Dance review: Coppélia, West Australian Ballet

An entertaining theatrical ballet adaptation that includes film projection, elements of storytelling theatre and pantomime.

The West Australian Ballet’s Coppélia is visually delightful, accessible entertainment for people of all ages. The production is a brave adaptation of a beloved comic ballet originally choreographed by Arthur Saint-Léon to music by Léo Delibes (1870). Choreographer Greg Horsman, sets the adaptation in the small settlement town of Hahndorf, South Australia, which gently invites audiences to re-consider the work as a cultural expression of 19th-century colonial Australia. Horsman adjusts the plot, incorporating elements of parochial Australia, while skilfully utilising humour to tell the story of a lifelike doll whose presence creates havoc for young lovers, Swanilda and Franz. The choreography gives the company dancers the opportunity to enjoy character roles and entertain the audience through playful pantomime. 

The prologue for the ballet adroitly establishes the context for the story. Dr Coppélius’ young daughter emulates the dance of her mechanical doll while her father prepares for their impending sea journey from Germany to Australia. An evocative film projection tells the story of their voyage, during which Coppélius’ daughter dies at sea. Coppélius arrives in Hahndorf, heartbroken. In his grief, he shuts himself away from the townspeople and builds a life-size mechanical doll, Coppélia. Life in the town continues and as the story unfolds, there is celebration after a football match during which Swanilda seeks reassurance that Franz loves her, as his attention has been diverted by sighting Coppélia. During town festivities, reinterpretations of folk and national dances include traditional European dances, as well as the Hahndorf Aussie Rules Football team, the Magpies, in a football scene which elicits considerable amused chuckles from the audience. 

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Carina Roberts’ Swanilda was an accessible character, and responsive to the audience, who in turn warmed to her dramatic storytelling. Oscar Valdes, who danced the role of Franz, had the chance to shine in Act III. He comfortably executed solo work with strength, confidence, and skill. Swanilda’s friend, Mary, performed by Glenda Garcia Gomez, and Mary’s love interest, Henry, performed effortlessly by Juan Carlos Osma, executed a playful duet which also won audience favour. The skittish character, Liesl, was sweetly danced by Nikki Blain. Christian Luck, cast as Dr Coppélius, embraced the dramatic nature of the role, helping move the story through to an ending which saw Swanilda and Franz happily reunited and Dr Coppélius accepted into the community as they all dance together.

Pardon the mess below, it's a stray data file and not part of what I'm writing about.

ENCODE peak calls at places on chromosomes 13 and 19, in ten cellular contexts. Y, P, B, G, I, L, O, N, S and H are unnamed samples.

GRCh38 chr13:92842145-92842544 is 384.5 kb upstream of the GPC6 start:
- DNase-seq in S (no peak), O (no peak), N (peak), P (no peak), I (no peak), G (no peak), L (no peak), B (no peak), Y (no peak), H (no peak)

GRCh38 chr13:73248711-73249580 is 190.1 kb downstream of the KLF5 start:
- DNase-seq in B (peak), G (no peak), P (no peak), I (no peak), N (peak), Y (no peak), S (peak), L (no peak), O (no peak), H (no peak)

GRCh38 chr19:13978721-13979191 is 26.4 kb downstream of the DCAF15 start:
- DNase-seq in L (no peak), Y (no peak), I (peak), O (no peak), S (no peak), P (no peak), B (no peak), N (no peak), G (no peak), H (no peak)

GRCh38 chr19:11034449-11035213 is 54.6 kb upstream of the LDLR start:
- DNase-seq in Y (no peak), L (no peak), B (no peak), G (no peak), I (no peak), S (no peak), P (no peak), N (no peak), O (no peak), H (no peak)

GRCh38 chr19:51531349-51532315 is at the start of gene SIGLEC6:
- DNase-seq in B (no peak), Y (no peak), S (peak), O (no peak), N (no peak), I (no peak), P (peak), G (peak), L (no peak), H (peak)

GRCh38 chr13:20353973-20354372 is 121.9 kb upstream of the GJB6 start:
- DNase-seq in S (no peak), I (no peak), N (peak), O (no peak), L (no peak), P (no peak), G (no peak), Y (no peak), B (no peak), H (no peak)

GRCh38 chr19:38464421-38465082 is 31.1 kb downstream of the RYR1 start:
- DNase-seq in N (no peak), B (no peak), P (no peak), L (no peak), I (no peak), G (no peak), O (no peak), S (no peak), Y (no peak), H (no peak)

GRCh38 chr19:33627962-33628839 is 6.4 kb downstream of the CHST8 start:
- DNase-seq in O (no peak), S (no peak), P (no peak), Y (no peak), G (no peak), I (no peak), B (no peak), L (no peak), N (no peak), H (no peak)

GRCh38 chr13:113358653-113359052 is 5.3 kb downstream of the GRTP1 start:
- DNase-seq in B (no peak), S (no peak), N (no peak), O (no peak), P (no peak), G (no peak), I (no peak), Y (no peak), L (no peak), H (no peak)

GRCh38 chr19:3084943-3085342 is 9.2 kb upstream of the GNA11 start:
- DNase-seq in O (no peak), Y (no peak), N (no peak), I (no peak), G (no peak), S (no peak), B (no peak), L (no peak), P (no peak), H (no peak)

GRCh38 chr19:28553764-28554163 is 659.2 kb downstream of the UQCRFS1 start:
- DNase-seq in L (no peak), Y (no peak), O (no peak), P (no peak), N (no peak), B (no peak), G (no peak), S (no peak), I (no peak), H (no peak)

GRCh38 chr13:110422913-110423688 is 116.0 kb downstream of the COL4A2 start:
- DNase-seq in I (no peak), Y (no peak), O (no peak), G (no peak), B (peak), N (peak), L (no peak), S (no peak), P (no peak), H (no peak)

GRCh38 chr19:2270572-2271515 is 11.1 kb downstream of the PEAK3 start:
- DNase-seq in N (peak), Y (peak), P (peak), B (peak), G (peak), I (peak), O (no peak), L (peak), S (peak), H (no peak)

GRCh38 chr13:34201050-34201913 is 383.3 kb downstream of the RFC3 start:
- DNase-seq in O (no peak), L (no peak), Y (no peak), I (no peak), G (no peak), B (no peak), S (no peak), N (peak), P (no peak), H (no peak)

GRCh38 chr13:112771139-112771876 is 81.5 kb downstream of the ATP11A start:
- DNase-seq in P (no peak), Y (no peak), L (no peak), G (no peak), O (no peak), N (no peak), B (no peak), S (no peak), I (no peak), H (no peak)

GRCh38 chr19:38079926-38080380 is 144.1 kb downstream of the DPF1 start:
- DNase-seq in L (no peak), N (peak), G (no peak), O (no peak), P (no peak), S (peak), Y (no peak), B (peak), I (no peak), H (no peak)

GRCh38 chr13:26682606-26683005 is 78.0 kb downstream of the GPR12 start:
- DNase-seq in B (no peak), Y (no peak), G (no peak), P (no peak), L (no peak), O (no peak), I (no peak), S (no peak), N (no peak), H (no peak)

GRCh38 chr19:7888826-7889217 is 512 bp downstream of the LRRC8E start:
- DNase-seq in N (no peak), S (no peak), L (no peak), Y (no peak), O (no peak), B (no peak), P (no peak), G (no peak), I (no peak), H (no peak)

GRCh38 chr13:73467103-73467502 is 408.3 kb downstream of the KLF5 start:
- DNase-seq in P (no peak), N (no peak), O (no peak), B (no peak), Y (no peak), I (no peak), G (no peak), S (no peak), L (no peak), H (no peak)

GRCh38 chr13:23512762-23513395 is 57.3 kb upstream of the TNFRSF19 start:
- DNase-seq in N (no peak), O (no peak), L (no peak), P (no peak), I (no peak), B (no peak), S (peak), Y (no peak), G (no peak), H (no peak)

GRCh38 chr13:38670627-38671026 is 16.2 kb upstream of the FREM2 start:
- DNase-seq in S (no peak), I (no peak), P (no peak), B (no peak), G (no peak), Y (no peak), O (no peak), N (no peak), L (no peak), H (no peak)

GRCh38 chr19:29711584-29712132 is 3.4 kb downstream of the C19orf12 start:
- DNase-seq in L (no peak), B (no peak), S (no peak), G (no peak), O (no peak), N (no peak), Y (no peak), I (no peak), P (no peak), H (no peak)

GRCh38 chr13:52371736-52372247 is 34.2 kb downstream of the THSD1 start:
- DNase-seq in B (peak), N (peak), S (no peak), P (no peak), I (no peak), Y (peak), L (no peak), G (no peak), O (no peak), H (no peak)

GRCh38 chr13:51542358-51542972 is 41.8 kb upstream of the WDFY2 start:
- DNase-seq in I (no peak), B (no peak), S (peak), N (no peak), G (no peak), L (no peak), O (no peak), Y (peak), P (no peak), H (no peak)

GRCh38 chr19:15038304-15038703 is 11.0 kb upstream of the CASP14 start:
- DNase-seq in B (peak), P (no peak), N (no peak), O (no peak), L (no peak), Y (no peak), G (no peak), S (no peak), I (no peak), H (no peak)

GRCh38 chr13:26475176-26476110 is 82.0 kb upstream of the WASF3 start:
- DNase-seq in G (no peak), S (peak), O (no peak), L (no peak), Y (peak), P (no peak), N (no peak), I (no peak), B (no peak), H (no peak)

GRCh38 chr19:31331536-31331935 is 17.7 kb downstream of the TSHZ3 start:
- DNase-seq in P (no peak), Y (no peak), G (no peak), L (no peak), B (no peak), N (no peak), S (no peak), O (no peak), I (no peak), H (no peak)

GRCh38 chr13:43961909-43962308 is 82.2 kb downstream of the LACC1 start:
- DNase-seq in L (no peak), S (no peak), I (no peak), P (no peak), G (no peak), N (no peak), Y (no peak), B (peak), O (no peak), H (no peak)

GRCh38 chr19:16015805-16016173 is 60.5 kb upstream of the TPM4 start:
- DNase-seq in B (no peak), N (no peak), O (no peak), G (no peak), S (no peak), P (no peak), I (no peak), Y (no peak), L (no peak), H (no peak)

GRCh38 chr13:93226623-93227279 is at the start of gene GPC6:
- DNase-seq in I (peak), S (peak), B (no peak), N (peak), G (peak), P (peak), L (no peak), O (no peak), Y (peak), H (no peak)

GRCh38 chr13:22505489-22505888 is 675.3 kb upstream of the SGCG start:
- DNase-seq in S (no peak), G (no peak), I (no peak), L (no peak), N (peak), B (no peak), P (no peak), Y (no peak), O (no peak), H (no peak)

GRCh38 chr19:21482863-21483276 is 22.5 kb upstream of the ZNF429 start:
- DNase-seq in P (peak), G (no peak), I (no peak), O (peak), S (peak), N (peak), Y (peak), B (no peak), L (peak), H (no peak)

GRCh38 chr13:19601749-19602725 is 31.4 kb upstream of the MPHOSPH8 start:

The West Australian Symphony Orchestra’s live performance of Léo Delibes’ exquisite score was deftly conducted by Jessica Gethin. Jon Buswell’s lighting design delicately augmented the mood in each scene. The set design by Hugh Colman incorporated a pub and church, as well Australian landscape elements, such as eucalypts, corrugated iron roofing, and a magpie on Coppélia’s balcony. Noelene Hill rose to the not-so-insignificant challenge of costume design for the production.

As Horsman writes in his choreographer notes, ‘The key to transporting audiences to this period is the detail in the sets, props and costumes. The costumes have been inspired by the fashion in Australia at the time. They are Victorian influenced and very colourful to represent this playful ballet’. 

Coppélia is an entertaining theatrical ballet adaptation that includes film projection, elements of storytelling theatre and pantomime. The production skims the surface of the Australian setting with lighthearted touch, favouring audience immersion in live music and dance in sumptuous theatre surrounds. Quirky and humorous, Coppélia enchants and entertains.

Coppélia, West Australian Ballet with West Australian Symphony Orchestra.
A co-production with Queensland Ballet
His Majesty’s Theatre, Perth, Western Australia 

Artistic Director: Aurélien Scannella
Choreographer: Greg Horsman
Set Designer: Hugh Colman
Costume Designer: Noelene Hill

Lighting Designer: Jon Buswell
Associate Lighting Designer: Benjamin Fry

Composer: Léo Delibes
Conductor: Jessica Gethin

Tickets: $28-$143

Coppélia is performing from 16 – 25 September 2021

Lucinda Coleman is an Adjunct Lecturer (Research) and sessional Lecturer in Performance at the Western Australian Academy of Performing Arts, Edith Cowan University.